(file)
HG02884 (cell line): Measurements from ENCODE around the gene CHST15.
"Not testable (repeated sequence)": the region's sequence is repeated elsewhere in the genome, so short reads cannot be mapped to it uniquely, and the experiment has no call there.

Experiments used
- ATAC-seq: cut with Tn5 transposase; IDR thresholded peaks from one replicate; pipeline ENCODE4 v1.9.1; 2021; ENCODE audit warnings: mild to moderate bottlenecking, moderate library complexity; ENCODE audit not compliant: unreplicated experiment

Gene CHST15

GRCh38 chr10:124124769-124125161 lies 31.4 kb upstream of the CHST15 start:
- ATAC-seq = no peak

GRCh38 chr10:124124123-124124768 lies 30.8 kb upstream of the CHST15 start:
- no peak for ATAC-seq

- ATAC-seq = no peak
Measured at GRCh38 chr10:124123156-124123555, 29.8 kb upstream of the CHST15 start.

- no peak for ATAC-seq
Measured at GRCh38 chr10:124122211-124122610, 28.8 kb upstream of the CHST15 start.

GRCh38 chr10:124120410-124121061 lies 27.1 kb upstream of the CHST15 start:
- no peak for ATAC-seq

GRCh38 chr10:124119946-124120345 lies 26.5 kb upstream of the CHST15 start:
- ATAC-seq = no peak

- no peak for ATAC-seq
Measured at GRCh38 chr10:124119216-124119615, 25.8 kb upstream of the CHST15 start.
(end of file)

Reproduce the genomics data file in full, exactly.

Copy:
HG02884 (cell line): Measurements from ENCODE around the gene CHST15.
"Not testable (repeated sequence)": the region's sequence is repeated elsewhere in the genome, so short reads cannot be mapped to it uniquely, and the experiment has no call there.

Experiments used
- ATAC-seq: cut with Tn5 transposase; IDR thresholded peaks from one replicate; pipeline ENCODE4 v1.9.1; 2021; ENCODE audit warnings: mild to moderate bottlenecking, moderate library complexity; ENCODE audit not compliant: unreplicated experiment

Gene CHST15

GRCh38 chr10:124124769-124125161 lies 31.4 kb upstream of the CHST15 start:
- ATAC-seq = no peak

GRCh38 chr10:124124123-124124768 lies 30.8 kb upstream of the CHST15 start:
- no peak for ATAC-seq

- ATAC-seq = no peak
Measured at GRCh38 chr10:124123156-124123555, 29.8 kb upstream of the CHST15 start.

- no peak for ATAC-seq
Measured at GRCh38 chr10:124122211-124122610, 28.8 kb upstream of the CHST15 start.

GRCh38 chr10:124120410-124121061 lies 27.1 kb upstream of the CHST15 start:
- no peak for ATAC-seq

GRCh38 chr10:124119946-124120345 lies 26.5 kb upstream of the CHST15 start:
- ATAC-seq = no peak

- no peak for ATAC-seq
Measured at GRCh38 chr10:124119216-124119615, 25.8 kb upstream of the CHST15 start.